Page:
June Footwear Prices Drop as Amid Back-to-School Season Nears – Sourcing Journal

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Inflation in June rose at slowing rate, and footwear retail prices saw a decrease for the first time in more than two years.

Consumer prices rose 3 percent in June compared to last year, according to the latest Consumer Price Index released on Wednesday by the U.S. Bureau of Labor Statistics. This marks the smallest 12-month increase since the period ending March 2021 and a slowdown from May’s 4 percent growth and April’s 4.9 percent. Compared to May 2023, prices in June rose 0.2 percent.

Excluding volatile food and energy costs, the Core CPI rose 0.2 percent from May and 4.8 percent from the same month in 2022.

The progress comes as retailers gear up for the 2023 back-to-school season, which is likely to be characterized by shoppers looking for the best deals. KPMG’s 2023 Consumer Back to School survey found that shoppers plan to spend on average about $377 per kid this season, which is up 21 percent from a year ago. More than 60 percent of respondents report being concerned about inflation, with 70 percent of them looking for early discounts and 57 percent looking for cheaper brands.

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Retail footwear prices dropped 0.9 in June compared to the prior year, marking the first time prices dropped in 26 months. Women’s footwear prices dropped 0.2 percent and men’s declined 1.6 percent. Just in time for back-to-school, children’s footwear prices dropped 0.8 percent.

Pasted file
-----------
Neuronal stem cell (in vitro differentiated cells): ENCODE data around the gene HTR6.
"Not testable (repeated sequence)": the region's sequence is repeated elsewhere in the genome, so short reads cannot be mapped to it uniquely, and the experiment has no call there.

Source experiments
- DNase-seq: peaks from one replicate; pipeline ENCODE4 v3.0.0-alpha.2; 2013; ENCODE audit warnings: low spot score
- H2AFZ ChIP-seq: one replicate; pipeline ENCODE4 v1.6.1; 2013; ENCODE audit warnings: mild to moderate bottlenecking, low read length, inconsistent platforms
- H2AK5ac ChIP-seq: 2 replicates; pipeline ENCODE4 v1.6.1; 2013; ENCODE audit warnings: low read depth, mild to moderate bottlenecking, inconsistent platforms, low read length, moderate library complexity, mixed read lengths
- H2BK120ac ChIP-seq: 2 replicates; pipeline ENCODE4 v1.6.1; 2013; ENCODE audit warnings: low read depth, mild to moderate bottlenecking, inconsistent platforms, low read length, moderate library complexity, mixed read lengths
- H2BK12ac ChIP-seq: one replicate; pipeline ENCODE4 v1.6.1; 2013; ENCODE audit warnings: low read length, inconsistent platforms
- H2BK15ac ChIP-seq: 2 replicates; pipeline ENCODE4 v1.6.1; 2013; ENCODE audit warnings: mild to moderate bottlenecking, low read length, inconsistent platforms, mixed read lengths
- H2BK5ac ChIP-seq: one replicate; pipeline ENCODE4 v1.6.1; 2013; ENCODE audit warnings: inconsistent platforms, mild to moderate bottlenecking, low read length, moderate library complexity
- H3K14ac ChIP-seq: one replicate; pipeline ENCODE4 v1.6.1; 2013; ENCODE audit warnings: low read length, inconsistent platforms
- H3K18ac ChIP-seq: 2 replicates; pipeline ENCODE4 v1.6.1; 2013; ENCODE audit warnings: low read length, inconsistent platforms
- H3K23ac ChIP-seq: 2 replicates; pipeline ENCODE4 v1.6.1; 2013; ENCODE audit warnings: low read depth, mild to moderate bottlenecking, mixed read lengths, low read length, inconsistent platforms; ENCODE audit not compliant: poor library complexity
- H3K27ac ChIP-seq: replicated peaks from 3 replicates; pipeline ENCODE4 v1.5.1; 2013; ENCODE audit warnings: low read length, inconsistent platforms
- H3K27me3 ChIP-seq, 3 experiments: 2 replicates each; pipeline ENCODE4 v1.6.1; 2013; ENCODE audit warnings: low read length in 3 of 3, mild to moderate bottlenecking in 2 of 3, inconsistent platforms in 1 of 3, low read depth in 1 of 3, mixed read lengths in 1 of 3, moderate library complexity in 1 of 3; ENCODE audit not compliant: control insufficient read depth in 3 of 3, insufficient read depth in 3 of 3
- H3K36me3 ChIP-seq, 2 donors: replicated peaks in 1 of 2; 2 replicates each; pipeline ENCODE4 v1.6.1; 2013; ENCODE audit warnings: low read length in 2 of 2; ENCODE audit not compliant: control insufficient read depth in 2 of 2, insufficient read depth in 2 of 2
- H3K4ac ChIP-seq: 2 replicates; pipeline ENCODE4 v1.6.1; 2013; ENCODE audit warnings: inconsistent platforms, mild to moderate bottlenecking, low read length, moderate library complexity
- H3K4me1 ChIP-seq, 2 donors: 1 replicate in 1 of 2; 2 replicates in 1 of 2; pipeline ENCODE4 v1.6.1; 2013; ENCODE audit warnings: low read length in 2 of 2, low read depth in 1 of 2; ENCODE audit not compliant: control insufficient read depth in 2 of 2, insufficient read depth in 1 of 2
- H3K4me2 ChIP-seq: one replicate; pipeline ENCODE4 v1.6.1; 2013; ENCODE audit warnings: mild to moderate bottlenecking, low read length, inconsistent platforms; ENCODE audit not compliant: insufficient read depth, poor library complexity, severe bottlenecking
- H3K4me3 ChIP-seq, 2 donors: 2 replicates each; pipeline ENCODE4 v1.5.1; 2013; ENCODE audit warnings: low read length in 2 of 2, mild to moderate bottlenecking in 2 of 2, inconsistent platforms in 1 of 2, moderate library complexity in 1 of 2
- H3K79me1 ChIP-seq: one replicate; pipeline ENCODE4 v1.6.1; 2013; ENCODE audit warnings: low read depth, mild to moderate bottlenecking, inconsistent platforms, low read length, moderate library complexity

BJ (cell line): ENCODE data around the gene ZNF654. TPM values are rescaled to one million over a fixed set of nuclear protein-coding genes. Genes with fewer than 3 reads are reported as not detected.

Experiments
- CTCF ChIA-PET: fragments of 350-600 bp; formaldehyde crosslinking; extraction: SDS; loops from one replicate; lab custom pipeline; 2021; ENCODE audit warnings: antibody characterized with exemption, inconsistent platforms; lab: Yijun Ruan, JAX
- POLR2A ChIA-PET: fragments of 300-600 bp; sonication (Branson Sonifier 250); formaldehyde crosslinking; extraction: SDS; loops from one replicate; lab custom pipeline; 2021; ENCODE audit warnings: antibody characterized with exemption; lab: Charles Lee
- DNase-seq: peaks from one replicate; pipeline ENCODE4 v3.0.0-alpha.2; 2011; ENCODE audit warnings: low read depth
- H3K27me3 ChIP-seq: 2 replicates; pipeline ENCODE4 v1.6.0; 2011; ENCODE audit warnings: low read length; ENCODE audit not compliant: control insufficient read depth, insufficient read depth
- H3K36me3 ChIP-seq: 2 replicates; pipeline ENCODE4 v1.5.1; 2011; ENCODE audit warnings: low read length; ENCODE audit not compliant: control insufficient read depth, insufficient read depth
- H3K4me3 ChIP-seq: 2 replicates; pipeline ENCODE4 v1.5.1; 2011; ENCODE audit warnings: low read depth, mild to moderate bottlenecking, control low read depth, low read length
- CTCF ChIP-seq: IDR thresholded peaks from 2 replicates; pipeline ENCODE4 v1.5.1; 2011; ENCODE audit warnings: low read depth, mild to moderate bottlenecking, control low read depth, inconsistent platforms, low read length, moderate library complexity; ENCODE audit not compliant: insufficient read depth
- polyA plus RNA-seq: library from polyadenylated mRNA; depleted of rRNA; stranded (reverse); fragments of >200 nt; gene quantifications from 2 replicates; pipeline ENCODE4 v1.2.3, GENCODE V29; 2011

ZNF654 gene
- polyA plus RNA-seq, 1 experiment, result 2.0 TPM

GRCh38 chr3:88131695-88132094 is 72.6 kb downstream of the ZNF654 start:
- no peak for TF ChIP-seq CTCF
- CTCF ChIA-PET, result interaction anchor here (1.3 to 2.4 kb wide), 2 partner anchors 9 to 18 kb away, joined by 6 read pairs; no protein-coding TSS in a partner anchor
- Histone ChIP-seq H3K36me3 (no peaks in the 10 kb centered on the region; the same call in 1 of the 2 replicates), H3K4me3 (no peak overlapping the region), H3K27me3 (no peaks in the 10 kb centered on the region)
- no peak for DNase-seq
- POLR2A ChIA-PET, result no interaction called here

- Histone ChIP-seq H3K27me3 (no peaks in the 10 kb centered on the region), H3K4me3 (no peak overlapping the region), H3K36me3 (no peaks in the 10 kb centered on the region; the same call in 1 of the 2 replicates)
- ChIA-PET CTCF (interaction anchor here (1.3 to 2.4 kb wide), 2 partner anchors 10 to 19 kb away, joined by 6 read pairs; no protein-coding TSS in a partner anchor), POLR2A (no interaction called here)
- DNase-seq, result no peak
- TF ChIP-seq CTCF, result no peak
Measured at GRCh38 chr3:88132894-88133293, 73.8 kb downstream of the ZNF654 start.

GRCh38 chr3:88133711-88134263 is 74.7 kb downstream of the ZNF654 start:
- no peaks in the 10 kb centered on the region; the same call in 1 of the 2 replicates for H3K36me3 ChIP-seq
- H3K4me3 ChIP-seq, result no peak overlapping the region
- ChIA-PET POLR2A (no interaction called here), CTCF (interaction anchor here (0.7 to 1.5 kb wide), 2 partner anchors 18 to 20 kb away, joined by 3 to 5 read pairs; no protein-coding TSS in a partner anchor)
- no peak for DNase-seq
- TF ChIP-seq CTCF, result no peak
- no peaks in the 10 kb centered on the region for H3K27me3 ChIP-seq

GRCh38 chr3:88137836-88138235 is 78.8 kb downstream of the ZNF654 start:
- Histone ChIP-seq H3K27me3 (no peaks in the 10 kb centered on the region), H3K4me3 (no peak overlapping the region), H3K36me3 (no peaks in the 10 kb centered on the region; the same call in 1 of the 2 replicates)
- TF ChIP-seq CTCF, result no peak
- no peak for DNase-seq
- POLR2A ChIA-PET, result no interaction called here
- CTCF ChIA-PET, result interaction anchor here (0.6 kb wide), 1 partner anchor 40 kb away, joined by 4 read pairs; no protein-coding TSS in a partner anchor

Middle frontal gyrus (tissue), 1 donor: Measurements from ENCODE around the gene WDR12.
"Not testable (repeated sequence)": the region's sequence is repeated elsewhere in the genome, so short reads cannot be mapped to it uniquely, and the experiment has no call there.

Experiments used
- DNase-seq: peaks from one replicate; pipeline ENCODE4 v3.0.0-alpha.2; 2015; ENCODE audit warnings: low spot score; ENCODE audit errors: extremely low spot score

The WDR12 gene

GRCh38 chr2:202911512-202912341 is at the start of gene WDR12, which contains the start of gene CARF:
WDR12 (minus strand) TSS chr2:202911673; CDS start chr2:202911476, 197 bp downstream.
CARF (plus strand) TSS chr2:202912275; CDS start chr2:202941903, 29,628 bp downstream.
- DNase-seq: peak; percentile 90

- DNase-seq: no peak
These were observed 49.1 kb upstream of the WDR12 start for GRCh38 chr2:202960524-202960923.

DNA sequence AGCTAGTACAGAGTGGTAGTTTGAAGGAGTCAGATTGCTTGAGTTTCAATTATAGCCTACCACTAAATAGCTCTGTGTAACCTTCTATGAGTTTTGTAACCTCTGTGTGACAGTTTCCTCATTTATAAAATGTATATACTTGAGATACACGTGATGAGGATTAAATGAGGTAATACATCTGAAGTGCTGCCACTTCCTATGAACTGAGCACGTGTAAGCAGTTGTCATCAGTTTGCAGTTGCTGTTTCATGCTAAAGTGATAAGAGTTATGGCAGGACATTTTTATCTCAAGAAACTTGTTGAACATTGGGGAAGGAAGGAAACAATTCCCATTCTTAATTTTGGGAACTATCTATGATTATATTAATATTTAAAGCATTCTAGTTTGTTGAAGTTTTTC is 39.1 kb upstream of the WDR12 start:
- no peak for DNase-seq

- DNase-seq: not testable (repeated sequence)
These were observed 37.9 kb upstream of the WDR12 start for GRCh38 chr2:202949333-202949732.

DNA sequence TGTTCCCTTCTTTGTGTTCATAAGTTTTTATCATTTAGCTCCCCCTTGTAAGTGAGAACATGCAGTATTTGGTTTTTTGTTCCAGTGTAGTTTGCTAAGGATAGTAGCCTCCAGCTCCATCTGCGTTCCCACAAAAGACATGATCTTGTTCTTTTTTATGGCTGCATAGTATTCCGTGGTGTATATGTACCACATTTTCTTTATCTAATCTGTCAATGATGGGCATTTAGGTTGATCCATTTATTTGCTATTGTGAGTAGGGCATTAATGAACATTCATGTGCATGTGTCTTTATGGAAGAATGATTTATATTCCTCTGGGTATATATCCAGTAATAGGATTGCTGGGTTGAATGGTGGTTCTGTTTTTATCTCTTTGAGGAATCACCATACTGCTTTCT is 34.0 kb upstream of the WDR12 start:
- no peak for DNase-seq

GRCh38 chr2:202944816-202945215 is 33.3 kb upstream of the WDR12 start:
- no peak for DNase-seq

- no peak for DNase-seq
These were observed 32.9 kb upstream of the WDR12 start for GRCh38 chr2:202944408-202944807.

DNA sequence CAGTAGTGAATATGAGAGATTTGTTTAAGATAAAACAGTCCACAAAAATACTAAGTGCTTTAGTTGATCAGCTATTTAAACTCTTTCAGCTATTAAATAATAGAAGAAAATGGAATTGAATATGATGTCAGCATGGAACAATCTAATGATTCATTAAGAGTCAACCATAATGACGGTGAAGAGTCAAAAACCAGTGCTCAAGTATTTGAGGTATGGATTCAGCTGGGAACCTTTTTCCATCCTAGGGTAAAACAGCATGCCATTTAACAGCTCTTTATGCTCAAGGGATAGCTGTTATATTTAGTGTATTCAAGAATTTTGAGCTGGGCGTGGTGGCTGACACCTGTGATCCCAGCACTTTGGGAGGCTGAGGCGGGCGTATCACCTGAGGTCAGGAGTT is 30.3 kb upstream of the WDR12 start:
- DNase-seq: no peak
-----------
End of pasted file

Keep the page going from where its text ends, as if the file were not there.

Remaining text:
According to the Footwear Distributors and Retailers of America (FDRA), year-to-date footwear prices are up just 0.2 percent and are expected to decline year-over-year through the second half of 2023. In April, FDRA noted a large gap between import costs and retail prices, which FDRA predicted would level out.

“With retail footwear prices certainly not likely to go sharply higher, we continue to look for these import costs to remain soft well through 2023, narrowing this gap even further,” Gary Raines, chief economist at FDRA, told FN.

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Online prices in June also fell 2.6 percent year-over-year, according to data from Adobe on Tuesday. This marked the biggest drop since since May 2020 when prices fell 1.5% year over year. Compared the May, online prices fell 1.3 percent in June.

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